Concrete is the most common durable material used in construction industry. Durability is an important parameter when structural reinforced concrete is used in harsh environments. The environmental factors such as weathering action, chemical attack, abrasion and other deterioration process may change the properties of reinforced concrete with time. The degrees of deterioration occurs is mainly due to the presence of pore size in the concrete. Concrete with Supplementary Cementitious Material (SCM) like Metakaolin (MK) and Nano Silica (NS) will help in producing the concrete with a dense microstructure, which will decrease the voids in concrete. Experimental study was carried to study the effect of Metakaolin in M25 and M50 grade concretes by replacement of cement by weight at different proportions like 0%, 5%, 10%, 15%, 20%. Further, the influence of Nano Silica was studied in these concretes by adding 0.5%, 1%, 1.5% and 2% by weight of cementitious materials. Increase in compressive strength of 44.4% and 26 % for the corresponding control concrete of M25 and M50 grades respectively was observed maximum with 10 % replacement level of Metakaolin by weight of cement. Addition of 1.5% Nano Silica in M25 grade concrete showed higher strength which is 74% higher than the control concrete. In M50 grade concrete the maximum strength was observed with the addition of 2.0 % of Nano Silica which showed 48 % higher than the control concrete. Combination of the optimum percentage of MK and NS addition show good enhancement in the mechanical properties when compared to control and MK based concrete but slight marginal decrease when compared to NS based concrete for both the grades.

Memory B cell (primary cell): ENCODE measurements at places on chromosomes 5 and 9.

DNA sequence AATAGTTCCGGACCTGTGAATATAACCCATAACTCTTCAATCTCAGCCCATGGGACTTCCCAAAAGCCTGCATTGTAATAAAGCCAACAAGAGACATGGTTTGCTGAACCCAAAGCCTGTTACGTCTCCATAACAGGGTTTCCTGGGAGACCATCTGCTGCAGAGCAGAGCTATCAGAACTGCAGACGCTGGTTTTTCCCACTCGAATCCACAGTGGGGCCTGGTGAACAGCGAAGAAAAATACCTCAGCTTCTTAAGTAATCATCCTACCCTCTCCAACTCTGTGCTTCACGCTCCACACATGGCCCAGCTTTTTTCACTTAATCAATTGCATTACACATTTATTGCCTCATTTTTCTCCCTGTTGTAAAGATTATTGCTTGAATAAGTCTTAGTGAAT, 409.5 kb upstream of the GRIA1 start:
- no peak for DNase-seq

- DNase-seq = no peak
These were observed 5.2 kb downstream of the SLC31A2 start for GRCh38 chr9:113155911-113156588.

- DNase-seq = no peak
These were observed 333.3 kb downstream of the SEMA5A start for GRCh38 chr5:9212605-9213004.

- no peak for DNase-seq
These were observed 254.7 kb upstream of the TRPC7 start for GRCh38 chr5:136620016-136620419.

The presence of high workability, durability and strength, are what qualifies concrete to be termed as high performance concrete. The rising need for high performance concrete in the construction industry, globally, has necessitated the exploration of different means to enhance concrete to this level of optimum performance. Durability can be improved through the use of supplementary cementitious materials. High volume fly ash (HVFA) is known to improve the durability of high strength concrete and Nanosilica (NS) efficiently improves the strength. This paper studies the efficiency of HVFA and NS in reducing the voids in concrete and this is ascertained through the means of a wet packing density test. The two part test involved determining the optimum packing density (PD) of concrete containing cement content from 13% to 21% at 2% intervals along with varying w/c ratios, in the first part. The second part involved replacing the cement content for a particular w/c ratio which produced maximum reduction in void ratio with 50% fly ash by weight. The HVFA concrete was also introduced with NS in varying percentages from 1% to 4% at an interval of 1% by weight of cementitious material. The test indicates a positive outcome in terms of reduction in voids by high volume fly ash and NS to a large extent.